search incident to arrest | Definition

Doc's CJ Glossary by Adam J. McKee


Course: Introduction / Procedural Law / Policing

A Search Incident to Arrest is a constitutionally permissible search of a person and his or her immediate surroundings at the time of arrest, also called the Chimel rule.

See also Chimel v. California (1969)

A search incident to arrest, also known as the Chimel rule, is a search that is constitutionally permissible and occurs at the time of an arrest. This type of search allows police officers to search a person and their immediate surroundings, which is defined as the area within the arrestee’s immediate control, without obtaining a warrant. The search is conducted to ensure the safety of the arresting officers and to prevent the arrestee from destroying evidence.

The Supreme Court first articulated the Chimel rule in the landmark case of Chimel v. California (1969). In that case, the Court held that the scope of a search incident to arrest is limited to the area within the arrestee’s immediate control. The Court reasoned that this type of search is necessary to protect officers and prevent the destruction of evidence, but it should not be used as a pretext for a general search of the arrestee’s property.

In subsequent cases, the Court has further defined and refined the scope of a search incident to arrest. For example, in Arizona v. Gant (2009), the Court held that police officers may only search the passenger compartment of a vehicle incident to arrest if the arrestee is unsecured and within reaching distance of the passenger compartment at the time of the search, or if it is reasonable to believe that evidence of the offense for which the person was arrested might be found in the vehicle.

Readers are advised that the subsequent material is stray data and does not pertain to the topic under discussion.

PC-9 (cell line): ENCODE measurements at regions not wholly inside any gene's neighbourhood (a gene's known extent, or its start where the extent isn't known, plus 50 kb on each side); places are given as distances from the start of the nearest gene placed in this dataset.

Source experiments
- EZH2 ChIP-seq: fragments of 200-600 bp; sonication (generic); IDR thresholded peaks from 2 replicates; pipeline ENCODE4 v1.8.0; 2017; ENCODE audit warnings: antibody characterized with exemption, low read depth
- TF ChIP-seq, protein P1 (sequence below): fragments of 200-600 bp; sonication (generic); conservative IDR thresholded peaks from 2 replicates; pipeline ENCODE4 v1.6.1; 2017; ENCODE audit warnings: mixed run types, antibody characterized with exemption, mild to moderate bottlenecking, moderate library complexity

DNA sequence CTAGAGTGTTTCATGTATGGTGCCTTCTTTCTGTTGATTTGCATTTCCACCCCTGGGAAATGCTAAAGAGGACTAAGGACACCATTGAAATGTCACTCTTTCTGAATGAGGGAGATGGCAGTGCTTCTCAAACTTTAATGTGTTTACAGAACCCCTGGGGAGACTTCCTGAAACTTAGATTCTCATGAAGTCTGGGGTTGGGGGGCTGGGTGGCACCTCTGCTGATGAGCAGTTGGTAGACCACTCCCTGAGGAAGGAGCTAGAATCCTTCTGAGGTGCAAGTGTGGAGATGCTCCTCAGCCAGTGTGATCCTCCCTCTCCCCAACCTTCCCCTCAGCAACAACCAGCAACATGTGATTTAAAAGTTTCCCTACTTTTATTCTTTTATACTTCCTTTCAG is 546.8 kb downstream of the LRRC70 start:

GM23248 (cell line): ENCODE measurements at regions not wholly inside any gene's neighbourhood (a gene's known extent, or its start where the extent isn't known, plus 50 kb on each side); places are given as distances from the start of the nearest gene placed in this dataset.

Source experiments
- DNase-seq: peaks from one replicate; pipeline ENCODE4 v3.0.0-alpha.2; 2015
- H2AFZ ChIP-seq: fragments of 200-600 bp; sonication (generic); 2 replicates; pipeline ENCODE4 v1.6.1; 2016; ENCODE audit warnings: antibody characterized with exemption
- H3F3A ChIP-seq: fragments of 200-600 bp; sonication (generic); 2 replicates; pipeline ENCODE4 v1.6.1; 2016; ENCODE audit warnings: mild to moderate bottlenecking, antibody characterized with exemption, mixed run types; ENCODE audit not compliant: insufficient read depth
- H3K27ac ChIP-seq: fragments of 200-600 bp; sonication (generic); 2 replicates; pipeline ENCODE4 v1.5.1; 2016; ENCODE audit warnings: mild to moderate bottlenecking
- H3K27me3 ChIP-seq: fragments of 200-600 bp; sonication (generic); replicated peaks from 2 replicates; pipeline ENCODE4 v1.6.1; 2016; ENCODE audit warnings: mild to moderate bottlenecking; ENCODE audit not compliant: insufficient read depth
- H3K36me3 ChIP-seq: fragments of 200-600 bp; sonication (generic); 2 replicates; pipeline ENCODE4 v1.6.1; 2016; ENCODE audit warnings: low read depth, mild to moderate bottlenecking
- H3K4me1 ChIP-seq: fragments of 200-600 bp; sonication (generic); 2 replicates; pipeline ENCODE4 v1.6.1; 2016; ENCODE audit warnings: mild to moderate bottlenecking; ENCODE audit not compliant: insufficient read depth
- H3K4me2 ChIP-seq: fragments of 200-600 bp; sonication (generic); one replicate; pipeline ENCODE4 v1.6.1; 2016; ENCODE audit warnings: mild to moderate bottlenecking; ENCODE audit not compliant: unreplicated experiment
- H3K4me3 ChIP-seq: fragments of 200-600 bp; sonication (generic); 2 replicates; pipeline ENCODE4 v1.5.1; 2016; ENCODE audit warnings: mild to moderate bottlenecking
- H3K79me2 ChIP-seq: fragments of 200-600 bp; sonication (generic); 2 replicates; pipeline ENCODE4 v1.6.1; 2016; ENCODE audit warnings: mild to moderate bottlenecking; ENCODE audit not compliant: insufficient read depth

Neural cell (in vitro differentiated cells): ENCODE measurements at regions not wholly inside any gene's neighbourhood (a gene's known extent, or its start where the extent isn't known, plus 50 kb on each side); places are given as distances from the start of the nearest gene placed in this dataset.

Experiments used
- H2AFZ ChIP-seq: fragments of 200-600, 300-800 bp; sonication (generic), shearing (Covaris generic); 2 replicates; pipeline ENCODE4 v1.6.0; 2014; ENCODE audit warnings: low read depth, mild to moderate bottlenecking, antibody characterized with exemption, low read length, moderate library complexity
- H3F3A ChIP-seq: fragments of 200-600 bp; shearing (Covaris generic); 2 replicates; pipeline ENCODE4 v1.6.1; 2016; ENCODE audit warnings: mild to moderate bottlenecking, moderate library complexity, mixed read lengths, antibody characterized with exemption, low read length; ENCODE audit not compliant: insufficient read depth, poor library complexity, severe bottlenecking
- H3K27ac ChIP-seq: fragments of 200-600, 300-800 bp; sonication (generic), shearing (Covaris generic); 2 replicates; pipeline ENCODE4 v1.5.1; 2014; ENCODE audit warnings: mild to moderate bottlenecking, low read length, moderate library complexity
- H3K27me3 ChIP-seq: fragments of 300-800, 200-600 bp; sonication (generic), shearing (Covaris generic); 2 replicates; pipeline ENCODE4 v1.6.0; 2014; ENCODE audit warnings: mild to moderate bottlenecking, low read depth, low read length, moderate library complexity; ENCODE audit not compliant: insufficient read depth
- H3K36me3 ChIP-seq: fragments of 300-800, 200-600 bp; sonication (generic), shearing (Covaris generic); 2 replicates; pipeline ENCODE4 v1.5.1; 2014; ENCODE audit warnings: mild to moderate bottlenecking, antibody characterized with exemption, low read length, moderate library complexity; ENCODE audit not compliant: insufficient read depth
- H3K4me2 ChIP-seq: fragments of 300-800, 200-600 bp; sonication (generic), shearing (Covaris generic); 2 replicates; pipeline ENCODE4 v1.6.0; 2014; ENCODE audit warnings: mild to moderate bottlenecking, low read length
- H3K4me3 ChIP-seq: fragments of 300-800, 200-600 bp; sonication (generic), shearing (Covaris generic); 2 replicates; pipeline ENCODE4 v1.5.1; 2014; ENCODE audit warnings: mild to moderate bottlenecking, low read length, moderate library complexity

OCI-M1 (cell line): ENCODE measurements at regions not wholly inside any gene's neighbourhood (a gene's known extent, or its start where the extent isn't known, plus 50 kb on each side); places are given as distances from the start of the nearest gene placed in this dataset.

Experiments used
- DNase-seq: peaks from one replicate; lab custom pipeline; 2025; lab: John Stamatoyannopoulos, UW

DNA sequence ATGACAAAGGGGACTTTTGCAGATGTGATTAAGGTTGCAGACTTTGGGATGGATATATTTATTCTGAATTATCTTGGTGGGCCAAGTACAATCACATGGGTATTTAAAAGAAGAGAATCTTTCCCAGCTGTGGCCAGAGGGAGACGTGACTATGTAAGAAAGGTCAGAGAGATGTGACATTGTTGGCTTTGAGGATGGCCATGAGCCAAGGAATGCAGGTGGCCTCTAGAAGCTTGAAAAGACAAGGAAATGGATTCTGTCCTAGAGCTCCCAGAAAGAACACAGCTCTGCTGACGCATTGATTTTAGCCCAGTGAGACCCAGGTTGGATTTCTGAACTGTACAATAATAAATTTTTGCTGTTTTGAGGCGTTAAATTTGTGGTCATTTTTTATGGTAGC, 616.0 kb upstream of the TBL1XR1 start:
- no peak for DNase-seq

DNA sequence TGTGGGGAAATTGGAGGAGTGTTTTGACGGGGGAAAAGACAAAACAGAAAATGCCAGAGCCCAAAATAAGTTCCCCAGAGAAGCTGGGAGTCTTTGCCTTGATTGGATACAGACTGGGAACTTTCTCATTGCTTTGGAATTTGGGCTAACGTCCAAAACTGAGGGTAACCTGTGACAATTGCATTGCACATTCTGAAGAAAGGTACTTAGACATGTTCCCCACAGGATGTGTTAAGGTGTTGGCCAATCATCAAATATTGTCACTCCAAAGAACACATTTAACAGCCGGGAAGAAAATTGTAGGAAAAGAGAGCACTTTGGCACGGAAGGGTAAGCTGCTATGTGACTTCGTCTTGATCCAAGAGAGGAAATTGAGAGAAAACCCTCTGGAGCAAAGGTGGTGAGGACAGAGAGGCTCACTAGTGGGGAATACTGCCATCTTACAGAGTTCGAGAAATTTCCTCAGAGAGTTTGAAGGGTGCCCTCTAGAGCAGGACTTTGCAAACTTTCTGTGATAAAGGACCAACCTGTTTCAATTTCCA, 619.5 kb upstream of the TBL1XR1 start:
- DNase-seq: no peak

It is important to note that while a search incident to arrest does not require a warrant, it must be conducted within certain limits. The search must be limited to the area within the arrestee’s immediate control and must be conducted immediately following the arrest. Any evidence discovered outside of these limits may be suppressed under the Fourth Amendment’s exclusionary rule.

Overall, a search incident to arrest is an important tool for law enforcement in ensuring their safety and preventing the destruction of evidence. However, it is subject to certain limitations to protect the rights of the arrestee and ensure that the search does not become a pretext for a general search of the arrestee’s property.

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Last Modified: 04/08/2023


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